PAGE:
Tuesday, March 16, 2010

Steinbeck's Ghost

"The books he;d read and loved seemed to jump out at him, as if waiting for him. The Teddy Bear Habit, Henry and Ribsy, The Chocolate War, M.C. Higgins The Great, Bridge to Terabithia, Tuck Everlasting, Homer Price. Oh, Something Wicked This Way Comes - funny to find that one now. On and on. Every book he recognized opened up the world of that book to him. These weren't stacks of paper bound together with glue or string - they weren't items or products. Every book was an entire universe." (26)

Travis and his family have moved to a new housing development now that his parents have better jobs and are making more money. They also don't visit the public library anymore, despite spending every Saturday there for years. One day Travis decides to go back and visit the library- a place he discovers he has a great love for. When he finds out that the library may be closing due to a lack of money, Travis decides to step up and try and help save the library. Along the way, he continues his love affair with books, especially John Steinbeck's work. Steinbeck's home was in Salinas, and the public library is named after him as well. So, when book characters start appearing in Travis' life, he investigates a little bit further.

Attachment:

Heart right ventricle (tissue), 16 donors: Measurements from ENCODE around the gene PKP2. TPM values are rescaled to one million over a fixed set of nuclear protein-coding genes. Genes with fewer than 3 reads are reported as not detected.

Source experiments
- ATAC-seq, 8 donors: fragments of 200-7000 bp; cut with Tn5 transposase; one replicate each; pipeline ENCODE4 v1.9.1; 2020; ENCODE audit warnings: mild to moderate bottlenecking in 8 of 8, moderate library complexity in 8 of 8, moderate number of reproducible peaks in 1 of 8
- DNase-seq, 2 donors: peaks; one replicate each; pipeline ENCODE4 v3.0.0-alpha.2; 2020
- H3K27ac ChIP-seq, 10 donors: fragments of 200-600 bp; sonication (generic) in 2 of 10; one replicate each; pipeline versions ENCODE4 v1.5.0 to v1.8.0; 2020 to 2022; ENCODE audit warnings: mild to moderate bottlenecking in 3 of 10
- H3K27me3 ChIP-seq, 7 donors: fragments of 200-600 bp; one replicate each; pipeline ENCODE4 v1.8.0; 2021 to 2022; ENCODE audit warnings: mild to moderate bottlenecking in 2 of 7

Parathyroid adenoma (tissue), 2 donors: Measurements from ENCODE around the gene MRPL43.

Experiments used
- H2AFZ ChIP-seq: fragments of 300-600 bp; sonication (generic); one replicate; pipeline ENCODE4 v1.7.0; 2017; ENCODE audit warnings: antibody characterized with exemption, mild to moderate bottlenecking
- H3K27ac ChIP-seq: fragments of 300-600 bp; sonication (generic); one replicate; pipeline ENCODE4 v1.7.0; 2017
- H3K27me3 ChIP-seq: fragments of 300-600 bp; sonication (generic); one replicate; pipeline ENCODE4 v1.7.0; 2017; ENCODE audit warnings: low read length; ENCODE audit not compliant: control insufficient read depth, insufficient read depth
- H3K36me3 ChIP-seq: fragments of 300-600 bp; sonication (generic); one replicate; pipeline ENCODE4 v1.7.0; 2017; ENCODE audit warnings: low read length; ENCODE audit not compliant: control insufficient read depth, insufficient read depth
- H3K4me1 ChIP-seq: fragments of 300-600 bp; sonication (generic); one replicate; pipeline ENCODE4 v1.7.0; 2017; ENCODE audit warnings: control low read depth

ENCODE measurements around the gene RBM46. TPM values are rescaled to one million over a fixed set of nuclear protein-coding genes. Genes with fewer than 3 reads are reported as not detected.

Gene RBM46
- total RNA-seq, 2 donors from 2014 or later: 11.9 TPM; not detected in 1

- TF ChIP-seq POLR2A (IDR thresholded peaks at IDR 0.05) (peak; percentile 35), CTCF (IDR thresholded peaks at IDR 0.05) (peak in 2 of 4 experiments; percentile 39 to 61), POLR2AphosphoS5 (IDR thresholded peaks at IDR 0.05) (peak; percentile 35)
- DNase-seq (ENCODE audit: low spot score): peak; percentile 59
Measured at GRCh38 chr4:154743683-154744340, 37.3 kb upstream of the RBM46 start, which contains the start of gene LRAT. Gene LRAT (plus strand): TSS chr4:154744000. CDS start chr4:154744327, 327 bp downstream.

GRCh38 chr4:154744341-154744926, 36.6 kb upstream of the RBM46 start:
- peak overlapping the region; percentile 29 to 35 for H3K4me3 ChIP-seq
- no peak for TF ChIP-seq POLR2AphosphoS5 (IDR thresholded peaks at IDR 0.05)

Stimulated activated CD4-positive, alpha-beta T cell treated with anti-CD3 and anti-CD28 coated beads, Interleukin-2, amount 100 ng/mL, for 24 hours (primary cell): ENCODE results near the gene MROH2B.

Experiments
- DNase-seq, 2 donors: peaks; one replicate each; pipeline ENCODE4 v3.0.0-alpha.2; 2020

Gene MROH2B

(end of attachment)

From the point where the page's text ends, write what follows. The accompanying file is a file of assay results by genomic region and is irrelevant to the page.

Buzbee states throughout the book the importance of reading and the influence it has:

"That night in his bedroom, in the attic of a perfectly ordinary home, Oster cracked open The Grapes of Wrath and read the first sentence: To the red country and part of the gray country of Oklahoma, the last rains came gently, and they did not cut the scarred earth."
"It's hard to say how a quiet moment like that can have so much impact on one's life, Oster said, the silent reading of a few bits of prose. But such moments- at least Oster liked to believe - can change your entire life. You just have to be ready." (150).

I wish I had read more of Steinbeck prior to reading Steinbeck's Ghost, and it is obvious the author is well-versed on Steinbeck and other childrens literature.
I absolutely loved this book - a bit of suspense, a bit of fantasy, and a lot about the importance of reading and libraries. It seems like the well-known books are seen on numerous blogs, and this book is one I have never heard of, flying under the radar, yet deserving of some publicity. I'm already looking forward to Buzbee's next book, The Haunting of Charles Dickens, due out in October.

1 comment:

Becky said...

I enjoyed this book very much when I read it. But I read it before I'd read any Steinbeck. (In fact, this book made me curious about reading John Steinbeck, and helped 'inspire' me to seek out his work). I would just love to reread this book now that I've become more familiar with Steinbeck!